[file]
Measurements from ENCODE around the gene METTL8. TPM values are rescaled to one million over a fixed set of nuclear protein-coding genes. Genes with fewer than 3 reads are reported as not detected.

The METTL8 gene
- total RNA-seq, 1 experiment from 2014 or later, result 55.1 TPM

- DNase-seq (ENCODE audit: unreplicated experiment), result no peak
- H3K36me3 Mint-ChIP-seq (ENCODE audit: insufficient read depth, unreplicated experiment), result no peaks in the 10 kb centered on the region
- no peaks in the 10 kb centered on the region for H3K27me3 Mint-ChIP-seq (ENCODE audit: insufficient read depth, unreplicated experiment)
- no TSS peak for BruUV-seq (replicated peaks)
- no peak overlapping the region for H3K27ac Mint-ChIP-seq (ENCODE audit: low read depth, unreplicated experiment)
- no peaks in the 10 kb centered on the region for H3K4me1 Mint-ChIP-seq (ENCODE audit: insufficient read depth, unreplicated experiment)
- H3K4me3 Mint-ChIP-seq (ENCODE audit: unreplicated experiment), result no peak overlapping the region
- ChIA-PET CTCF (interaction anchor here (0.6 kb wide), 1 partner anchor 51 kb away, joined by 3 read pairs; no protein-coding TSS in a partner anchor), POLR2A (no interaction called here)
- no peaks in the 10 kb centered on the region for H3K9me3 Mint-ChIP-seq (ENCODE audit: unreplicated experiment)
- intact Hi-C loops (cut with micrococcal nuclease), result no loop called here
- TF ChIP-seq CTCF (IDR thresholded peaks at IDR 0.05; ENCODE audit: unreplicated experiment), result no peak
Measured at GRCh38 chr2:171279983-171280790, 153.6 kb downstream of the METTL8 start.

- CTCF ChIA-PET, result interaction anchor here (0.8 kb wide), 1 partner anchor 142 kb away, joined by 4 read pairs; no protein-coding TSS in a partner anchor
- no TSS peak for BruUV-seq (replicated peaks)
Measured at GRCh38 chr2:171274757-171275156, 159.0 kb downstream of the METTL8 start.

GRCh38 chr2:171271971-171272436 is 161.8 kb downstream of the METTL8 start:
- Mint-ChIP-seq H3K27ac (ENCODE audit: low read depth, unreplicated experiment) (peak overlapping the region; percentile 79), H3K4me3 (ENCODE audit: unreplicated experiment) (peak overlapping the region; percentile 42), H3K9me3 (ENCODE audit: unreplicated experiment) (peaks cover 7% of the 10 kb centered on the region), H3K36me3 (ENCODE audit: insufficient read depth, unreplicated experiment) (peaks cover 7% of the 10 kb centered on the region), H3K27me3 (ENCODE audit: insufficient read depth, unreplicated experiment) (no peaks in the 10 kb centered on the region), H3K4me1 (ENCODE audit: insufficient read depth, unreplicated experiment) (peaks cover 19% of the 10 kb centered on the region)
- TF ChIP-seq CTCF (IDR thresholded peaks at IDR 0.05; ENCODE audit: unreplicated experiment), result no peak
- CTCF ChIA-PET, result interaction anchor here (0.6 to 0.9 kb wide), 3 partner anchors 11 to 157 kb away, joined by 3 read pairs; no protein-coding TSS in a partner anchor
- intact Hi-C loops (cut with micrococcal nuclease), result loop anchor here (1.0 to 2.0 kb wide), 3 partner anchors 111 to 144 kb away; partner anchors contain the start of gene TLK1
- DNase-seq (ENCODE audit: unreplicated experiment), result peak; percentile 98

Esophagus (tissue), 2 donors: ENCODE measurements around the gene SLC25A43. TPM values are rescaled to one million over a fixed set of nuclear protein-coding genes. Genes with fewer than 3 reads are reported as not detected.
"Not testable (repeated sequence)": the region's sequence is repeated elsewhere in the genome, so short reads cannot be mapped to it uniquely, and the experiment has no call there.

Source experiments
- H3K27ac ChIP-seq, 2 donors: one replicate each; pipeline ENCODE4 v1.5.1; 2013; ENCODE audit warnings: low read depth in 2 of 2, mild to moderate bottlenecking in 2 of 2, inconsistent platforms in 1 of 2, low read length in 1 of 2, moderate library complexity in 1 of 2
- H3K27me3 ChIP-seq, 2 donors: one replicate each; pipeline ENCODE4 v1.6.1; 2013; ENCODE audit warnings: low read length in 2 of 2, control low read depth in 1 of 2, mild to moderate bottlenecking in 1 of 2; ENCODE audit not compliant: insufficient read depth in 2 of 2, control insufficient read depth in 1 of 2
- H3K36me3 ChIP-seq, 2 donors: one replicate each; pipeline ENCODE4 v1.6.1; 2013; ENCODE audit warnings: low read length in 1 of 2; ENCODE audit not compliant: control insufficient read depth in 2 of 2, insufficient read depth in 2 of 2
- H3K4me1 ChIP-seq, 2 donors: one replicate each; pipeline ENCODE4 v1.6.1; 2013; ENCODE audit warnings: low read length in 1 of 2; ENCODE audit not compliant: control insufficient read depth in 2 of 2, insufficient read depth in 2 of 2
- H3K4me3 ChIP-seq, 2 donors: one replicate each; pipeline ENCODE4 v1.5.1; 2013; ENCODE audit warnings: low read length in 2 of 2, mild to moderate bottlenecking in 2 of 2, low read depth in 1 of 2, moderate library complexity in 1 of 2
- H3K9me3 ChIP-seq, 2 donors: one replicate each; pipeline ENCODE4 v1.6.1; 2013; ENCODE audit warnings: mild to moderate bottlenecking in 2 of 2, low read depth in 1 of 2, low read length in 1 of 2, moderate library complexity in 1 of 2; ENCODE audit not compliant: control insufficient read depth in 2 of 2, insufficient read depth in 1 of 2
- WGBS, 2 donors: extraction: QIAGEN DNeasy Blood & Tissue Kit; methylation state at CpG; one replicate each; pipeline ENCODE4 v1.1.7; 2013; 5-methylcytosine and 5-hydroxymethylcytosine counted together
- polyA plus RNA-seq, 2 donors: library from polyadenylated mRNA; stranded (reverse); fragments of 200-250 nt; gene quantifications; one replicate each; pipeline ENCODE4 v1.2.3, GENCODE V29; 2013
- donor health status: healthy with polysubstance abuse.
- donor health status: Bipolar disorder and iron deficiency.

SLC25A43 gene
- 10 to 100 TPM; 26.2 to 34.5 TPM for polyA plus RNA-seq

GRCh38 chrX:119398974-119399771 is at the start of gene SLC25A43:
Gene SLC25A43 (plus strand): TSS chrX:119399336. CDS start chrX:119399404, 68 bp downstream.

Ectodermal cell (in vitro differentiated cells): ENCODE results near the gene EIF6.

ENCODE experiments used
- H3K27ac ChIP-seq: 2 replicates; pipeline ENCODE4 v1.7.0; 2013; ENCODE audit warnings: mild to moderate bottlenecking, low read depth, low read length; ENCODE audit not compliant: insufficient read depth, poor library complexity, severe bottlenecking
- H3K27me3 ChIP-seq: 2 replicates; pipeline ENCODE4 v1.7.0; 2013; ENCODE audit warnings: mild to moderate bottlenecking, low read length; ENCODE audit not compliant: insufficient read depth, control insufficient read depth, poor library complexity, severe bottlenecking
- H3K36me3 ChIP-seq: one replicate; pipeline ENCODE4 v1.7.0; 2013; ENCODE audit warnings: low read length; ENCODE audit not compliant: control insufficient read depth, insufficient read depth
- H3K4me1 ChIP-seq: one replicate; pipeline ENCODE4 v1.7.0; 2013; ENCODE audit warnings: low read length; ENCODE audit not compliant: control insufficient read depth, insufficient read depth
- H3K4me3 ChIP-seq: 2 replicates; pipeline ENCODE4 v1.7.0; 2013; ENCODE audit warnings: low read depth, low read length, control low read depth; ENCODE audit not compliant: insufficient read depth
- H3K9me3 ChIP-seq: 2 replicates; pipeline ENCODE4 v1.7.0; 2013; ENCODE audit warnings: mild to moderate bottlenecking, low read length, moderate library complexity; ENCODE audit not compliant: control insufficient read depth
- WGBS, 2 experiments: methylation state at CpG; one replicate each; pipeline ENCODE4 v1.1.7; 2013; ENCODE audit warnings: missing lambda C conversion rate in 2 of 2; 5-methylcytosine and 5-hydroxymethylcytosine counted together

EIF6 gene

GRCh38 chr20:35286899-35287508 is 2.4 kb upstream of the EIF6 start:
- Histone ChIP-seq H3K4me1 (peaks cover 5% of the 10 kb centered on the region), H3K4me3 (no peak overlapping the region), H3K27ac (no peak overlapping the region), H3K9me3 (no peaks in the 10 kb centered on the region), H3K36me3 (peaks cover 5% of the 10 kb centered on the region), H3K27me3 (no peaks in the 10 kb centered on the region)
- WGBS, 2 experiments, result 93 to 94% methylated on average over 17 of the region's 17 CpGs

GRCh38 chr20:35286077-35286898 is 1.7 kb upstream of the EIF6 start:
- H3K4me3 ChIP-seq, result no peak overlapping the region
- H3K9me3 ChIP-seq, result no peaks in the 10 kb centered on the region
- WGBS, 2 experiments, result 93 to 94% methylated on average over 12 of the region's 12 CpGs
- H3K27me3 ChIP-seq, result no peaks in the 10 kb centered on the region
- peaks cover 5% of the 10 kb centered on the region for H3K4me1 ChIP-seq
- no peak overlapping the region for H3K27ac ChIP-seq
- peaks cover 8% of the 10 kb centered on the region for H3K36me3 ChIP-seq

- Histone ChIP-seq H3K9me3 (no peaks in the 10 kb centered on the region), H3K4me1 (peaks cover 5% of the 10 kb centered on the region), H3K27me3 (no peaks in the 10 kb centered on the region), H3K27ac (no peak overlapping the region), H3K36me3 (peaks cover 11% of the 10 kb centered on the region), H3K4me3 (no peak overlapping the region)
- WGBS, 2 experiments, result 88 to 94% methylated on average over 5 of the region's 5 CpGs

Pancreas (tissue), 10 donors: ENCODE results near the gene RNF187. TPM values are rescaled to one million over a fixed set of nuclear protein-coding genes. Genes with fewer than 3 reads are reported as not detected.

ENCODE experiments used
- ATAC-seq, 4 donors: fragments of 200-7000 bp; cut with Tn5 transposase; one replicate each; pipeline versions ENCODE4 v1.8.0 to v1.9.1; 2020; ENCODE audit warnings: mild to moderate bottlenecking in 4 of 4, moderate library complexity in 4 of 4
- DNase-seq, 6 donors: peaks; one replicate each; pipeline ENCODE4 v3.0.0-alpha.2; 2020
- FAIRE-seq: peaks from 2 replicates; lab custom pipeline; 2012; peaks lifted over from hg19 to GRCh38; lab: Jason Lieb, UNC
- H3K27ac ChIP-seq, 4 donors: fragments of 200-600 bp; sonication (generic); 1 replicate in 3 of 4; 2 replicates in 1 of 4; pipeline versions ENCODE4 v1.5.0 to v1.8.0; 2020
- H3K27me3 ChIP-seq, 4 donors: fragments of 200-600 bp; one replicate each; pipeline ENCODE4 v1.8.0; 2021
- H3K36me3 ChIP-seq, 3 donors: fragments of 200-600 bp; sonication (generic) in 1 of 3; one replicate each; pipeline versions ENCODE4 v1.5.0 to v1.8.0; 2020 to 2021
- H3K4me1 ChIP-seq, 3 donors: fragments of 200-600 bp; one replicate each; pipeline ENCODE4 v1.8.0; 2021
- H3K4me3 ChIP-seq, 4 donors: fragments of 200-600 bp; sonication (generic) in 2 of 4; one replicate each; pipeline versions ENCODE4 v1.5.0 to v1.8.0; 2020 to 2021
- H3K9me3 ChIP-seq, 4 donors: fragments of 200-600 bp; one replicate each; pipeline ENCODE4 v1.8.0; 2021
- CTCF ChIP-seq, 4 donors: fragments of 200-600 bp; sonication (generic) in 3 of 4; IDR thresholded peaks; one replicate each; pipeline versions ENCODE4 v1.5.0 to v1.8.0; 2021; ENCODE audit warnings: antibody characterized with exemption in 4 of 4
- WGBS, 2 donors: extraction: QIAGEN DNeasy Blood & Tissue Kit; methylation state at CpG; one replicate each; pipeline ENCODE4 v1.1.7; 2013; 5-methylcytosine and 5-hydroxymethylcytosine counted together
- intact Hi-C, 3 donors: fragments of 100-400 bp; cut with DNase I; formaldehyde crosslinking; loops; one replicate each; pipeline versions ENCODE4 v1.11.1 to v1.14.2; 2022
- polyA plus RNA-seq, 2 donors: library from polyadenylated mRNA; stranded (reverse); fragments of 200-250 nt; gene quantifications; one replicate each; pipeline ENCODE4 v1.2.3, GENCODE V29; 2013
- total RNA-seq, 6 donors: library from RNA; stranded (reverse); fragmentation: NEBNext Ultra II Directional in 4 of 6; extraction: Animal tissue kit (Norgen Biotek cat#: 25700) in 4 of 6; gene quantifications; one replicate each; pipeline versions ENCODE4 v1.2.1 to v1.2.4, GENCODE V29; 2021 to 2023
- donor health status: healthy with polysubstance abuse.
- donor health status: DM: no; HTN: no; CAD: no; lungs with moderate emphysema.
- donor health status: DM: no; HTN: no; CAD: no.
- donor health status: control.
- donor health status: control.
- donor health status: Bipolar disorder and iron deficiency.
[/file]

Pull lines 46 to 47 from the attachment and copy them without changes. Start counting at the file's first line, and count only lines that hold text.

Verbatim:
- H3K36me3 ChIP-seq: one replicate; pipeline ENCODE4 v1.7.0; 2013; ENCODE audit warnings: low read length; ENCODE audit not compliant: control insufficient read depth, insufficient read depth
- H3K4me1 ChIP-seq: one replicate; pipeline ENCODE4 v1.7.0; 2013; ENCODE audit warnings: low read length; ENCODE audit not compliant: control insufficient read depth, insufficient read depth